As with many funds that have a global mandate, the unique selling point of this one is what it doesn't actually contain. Colin McQueen has a starting point of 14,000 global stocks from which to choose, and he whittles those down to a highly concentrated portfolio of 40 to 60 holdings. It's no surprise that this portfolio has an active share of over 90% and is therefore aimed to please investors who exhibit a robust belief in inefficient markets. Furthermore, the name of the fund is slightly disingenuous, intimating perhaps that some sort of dividend discipline is involved in its construction process. That isn't the case. The key element Mr. McQueen and his colleagues concentrate on is free cash flow (FCF) rather than dividend yield, and it is this metric that is firmly entrenched in their key concept of "intrinsic value"—the present value of future FCF available to shareholders.
Mr. McQueen had 25 years of experience in global and U.S. equities, notably at UBS and Morgan Stanley, before joining FOUR in 2010. His global colleagues Gregg Bridger and Stephen Walker are both very experienced and form the FOUR global equity team, partaking in ongoing peer review and idea generation and challenging individual stock theses.
Table 1. Three Year Performance of FOUR Global Income & Growth Equity Fund within Quartiles of Lipper Global Equities Sector (Funds Registered for Sale in UK only) to 30 September 2014 (in GBP)
Source: Lipper, a Thomson Reuters Company.
The FOUR proposition is based around finding strong businesses at attractive prices–not unique in itself, but there is a willingness by Mr. McQueen to look longer into the future than most of the market does generally. (He cites, for example, the number of published earnings forecasts for Apple for 2014 , compared to forecasts for 2017  as evidence of the myopic nature of the market.) The fund's proposition allows Mr. McQueen to identify stocks with robust business franchises (he considers barriers to entry, balance sheet strength, and use of cash among other metrics), model their "intrinsic value," and thus create a reasonably reliable barometer of whether the market has a stock's price right.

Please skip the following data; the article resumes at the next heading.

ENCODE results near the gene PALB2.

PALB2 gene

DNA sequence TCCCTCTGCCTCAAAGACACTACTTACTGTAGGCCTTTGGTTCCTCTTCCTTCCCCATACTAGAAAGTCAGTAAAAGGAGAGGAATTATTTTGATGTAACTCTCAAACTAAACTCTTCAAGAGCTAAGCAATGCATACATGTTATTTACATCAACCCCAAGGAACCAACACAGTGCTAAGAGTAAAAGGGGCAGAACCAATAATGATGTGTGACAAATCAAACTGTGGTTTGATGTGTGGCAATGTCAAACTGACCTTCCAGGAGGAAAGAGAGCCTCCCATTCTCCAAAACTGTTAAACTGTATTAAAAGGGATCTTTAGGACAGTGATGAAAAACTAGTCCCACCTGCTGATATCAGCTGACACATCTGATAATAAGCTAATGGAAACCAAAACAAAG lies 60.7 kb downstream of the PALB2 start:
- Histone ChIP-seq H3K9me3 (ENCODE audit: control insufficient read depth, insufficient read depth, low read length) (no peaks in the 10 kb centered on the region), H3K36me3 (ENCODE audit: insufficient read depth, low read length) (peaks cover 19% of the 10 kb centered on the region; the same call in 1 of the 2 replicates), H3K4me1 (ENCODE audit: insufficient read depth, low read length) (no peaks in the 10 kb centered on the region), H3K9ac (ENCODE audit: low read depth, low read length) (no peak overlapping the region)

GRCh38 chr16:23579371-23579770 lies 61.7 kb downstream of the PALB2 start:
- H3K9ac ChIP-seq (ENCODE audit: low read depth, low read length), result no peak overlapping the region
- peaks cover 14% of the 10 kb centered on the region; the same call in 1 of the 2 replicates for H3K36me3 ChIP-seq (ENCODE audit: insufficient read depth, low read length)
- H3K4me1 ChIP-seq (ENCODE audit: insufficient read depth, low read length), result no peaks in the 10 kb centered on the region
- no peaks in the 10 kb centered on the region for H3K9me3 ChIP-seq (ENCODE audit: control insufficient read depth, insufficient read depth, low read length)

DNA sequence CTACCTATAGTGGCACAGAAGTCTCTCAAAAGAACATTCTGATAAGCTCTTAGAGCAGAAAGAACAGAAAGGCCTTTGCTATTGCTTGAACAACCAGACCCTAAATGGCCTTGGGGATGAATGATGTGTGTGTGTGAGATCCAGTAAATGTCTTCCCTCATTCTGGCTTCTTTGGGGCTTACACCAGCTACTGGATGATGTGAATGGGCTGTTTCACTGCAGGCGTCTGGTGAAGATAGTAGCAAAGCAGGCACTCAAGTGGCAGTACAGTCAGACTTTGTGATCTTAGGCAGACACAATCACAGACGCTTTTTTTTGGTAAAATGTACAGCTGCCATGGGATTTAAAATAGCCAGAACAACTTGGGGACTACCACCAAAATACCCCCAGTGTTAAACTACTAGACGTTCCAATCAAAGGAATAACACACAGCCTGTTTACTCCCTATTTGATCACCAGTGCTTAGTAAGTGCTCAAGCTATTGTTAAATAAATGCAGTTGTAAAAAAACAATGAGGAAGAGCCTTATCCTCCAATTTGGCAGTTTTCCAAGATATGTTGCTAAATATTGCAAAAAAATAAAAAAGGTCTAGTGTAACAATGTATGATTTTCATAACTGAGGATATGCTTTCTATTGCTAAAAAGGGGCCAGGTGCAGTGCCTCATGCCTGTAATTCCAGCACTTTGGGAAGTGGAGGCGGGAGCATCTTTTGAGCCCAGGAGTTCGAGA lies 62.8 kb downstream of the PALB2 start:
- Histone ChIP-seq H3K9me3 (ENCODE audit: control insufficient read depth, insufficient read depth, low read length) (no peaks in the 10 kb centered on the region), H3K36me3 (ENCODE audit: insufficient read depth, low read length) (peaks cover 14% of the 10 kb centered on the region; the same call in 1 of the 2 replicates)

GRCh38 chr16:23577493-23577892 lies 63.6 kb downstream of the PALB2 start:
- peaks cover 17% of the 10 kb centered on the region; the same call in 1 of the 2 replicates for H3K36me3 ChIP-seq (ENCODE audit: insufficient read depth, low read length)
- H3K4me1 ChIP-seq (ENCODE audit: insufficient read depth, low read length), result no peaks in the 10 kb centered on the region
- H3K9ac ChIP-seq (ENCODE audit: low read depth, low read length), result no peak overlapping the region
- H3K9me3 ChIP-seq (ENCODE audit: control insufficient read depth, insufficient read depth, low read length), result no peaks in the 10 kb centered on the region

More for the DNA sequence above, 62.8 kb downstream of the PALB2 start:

As with many boutique funds, FOUR's proposition appears to benefit from the nimbleness of decision-making that comes with a lack of formal committee-based structure. Stocks are sold on a two-of-three majority of the senior portfolio managers, who determine a stock's inclusion but also whether there is a case for its revision outside the intrinsic-value barometer. That's not to imply there are no risk or governance structures in place. Factor biases are monitored and relayed back to the PMs, who aim to keep two-thirds of the portfolio active risk attributable to stock-specific factors.
A five-stage screening process performs the grunt work of making the investible universe manageable and looks at growth, quality, risk, and valuation criteria (this process forms about 60% of the assessment process). External research from some of Mr. McQueen's trusted sell-side providers is drawn upon (to augment his qualitative knowledge of a business). Stocks that appear favourably at this level are placed on his "whiteboard" and are then subjected to deeper analysis to assess the intrinsic value. Consensus market expectations are examined and discounted cash flow valuations undertaken. Potential impacts on valuation are considered, and finally a detailed research note is prepared for debate and final inclusion.
Table 2. Three Year Risk/ Return of FOUR Global Income & Growth Equity Fund within Lipper Global Equities Sector (Funds Registered for Sale in UK only) to 30 September 2014 (in GBP)
Source: Lipper, a Thomson Reuters Company.
The preference for stocks with a higher FCF yield and the quality metrics give the portfolio a value feel, but cyclicality is not ignored, since dividend yield doesn't feature highly as a metric (there is another FOUR fund that invests solely in "steady Eddies"). Indeed, it was exposure to cyclicals that resulted in a very poor year of performance for 2011. Mr. McQueen explains that the market was being frightened by the Eurozone, interpreting events then as a potential reversion to 2008. Therefore, while cyclicals appeared attractive for the intrinsic-value methodology, it was "safety first" stocks that became the market darlings as FCF yields were eschewed for high dividends. He found himself particularly overweighted in financials, with stocks such as BNP Paribas contributing significantly to the poor attribution that year. However, Mr. McQueen actually added to these positions as they fell (value traps are avoided under his methodology because, despite share price falls, FCF is still increasing) and has recovered well by holding his nerve.
Table 3. BNP Paribas Share Price Performance 2011
Source: Thomson Reuters, Eikon.
Mr. McQueen sees the current market priced at fair value, but he can still find undervalued stocks. He highlights that the current price-to-book ratio of his portfolio is where the market was two years ago. He still sees some opportunities in defensive stocks, but he is currently excited by financials, tech, select property companies in Asia, energy, and healthcare.
Boutique investing isn't for everybody. There isn't the reassurance of large research teams and seemingly endless investment infrastructure and more concentrated key person risk. However, potential investors should see the recent announcement that the Sanlam Group has acquired a 90% stake in FOUR as a positive development in the lifecycle of this house.
In this article, Lipper's Jake Moeller reviewed highlights of a presentation by Colin McQueen, Portfolio Manager, FOUR Global Income & Growth Fund—September 15, 2014.